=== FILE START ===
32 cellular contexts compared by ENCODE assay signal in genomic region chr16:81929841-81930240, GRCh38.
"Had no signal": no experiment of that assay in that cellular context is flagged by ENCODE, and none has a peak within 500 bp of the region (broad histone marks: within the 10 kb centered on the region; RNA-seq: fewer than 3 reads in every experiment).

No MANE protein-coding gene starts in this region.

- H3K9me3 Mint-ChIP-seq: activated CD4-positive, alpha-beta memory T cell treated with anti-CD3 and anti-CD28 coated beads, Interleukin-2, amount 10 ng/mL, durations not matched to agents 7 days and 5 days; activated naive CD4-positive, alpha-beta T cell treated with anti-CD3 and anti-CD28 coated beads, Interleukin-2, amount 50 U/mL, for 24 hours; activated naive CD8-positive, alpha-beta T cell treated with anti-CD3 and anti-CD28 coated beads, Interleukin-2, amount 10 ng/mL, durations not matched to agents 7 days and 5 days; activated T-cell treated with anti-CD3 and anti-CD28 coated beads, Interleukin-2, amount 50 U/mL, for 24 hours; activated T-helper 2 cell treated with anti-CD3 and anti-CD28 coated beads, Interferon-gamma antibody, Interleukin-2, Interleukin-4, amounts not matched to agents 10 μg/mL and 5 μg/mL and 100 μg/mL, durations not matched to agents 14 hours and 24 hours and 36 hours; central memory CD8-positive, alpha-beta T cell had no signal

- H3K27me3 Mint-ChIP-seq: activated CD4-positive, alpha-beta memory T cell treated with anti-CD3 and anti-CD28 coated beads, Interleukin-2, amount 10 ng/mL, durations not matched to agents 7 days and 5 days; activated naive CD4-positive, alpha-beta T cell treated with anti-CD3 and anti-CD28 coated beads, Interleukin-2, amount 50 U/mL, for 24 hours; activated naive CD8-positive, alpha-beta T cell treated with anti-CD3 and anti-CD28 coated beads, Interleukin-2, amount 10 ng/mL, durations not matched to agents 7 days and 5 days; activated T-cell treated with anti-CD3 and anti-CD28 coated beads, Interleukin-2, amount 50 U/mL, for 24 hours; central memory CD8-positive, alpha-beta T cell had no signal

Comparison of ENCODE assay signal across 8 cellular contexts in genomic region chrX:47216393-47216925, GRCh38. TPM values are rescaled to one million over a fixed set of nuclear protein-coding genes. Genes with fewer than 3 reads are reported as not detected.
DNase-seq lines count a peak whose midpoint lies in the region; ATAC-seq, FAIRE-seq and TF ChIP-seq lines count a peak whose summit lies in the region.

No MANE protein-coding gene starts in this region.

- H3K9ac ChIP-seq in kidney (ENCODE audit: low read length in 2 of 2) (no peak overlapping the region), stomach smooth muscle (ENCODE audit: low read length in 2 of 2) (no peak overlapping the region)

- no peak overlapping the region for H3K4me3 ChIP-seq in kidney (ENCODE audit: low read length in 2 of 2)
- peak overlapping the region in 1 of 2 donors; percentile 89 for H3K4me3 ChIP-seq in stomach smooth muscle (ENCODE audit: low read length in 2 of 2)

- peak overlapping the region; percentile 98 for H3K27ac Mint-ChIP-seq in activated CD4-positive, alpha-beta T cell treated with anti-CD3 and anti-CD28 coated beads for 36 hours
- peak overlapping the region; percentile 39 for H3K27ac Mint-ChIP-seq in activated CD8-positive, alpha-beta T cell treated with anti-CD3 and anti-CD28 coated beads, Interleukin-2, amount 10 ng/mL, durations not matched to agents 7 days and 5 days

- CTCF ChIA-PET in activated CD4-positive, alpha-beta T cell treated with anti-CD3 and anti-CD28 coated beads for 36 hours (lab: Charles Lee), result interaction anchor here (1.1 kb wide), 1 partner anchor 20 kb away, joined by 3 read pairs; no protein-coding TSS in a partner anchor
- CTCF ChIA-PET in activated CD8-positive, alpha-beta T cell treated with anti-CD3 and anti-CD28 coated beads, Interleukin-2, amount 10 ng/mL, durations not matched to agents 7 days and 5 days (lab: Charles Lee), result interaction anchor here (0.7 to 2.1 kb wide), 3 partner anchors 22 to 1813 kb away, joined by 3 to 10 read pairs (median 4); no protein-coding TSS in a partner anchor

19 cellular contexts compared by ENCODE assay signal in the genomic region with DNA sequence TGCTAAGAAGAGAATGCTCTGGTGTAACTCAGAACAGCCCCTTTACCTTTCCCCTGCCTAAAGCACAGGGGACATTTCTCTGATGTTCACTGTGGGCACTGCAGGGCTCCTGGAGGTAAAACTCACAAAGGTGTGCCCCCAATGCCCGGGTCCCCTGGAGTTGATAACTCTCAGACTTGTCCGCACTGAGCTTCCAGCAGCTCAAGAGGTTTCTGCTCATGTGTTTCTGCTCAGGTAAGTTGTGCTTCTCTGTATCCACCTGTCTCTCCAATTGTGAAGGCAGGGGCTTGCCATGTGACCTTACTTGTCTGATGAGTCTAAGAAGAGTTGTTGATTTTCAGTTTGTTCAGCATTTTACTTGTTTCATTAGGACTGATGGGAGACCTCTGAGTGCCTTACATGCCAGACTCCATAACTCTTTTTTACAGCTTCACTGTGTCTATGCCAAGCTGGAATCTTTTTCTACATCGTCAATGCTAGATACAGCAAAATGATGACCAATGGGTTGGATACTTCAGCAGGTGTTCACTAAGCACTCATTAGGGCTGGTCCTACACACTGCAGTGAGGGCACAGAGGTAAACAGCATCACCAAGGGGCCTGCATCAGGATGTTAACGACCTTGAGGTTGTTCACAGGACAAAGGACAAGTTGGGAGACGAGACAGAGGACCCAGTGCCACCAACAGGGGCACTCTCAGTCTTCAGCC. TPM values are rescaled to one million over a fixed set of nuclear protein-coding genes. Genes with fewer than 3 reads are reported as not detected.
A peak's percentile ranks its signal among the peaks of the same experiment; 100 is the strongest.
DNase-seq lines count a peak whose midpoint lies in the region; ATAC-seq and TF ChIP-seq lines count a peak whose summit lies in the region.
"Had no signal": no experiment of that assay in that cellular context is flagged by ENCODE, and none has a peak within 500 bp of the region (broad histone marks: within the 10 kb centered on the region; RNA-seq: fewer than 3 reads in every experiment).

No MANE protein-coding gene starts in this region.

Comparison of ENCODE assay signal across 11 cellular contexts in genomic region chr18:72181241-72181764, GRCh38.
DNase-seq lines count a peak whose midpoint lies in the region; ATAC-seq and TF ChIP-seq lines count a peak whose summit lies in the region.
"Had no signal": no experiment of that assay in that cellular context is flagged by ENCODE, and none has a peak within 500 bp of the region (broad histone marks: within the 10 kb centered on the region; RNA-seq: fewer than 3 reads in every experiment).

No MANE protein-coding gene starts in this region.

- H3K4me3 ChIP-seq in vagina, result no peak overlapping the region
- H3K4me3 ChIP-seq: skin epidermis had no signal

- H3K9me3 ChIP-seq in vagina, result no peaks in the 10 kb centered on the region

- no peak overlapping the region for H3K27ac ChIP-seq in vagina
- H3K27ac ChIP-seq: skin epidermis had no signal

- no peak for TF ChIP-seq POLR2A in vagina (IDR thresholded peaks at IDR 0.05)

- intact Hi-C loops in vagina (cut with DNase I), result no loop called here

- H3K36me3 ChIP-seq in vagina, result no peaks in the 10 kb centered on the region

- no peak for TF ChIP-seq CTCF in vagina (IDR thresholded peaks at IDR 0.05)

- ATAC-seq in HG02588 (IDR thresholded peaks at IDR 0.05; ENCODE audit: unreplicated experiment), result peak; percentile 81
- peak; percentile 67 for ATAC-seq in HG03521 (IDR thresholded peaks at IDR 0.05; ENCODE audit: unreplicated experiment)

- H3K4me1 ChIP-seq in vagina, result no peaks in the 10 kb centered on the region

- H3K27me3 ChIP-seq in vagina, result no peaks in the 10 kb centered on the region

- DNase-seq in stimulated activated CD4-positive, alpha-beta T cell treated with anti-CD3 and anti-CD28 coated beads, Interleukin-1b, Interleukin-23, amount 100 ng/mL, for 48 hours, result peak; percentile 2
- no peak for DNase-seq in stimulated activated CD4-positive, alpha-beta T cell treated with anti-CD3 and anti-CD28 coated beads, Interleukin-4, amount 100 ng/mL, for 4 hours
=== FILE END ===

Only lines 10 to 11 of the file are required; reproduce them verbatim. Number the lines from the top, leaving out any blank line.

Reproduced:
- no peak overlapping the region for H3K4me3 ChIP-seq in kidney (ENCODE audit: low read length in 2 of 2)
- peak overlapping the region in 1 of 2 donors; percentile 89 for H3K4me3 ChIP-seq in stomach smooth muscle (ENCODE audit: low read length in 2 of 2)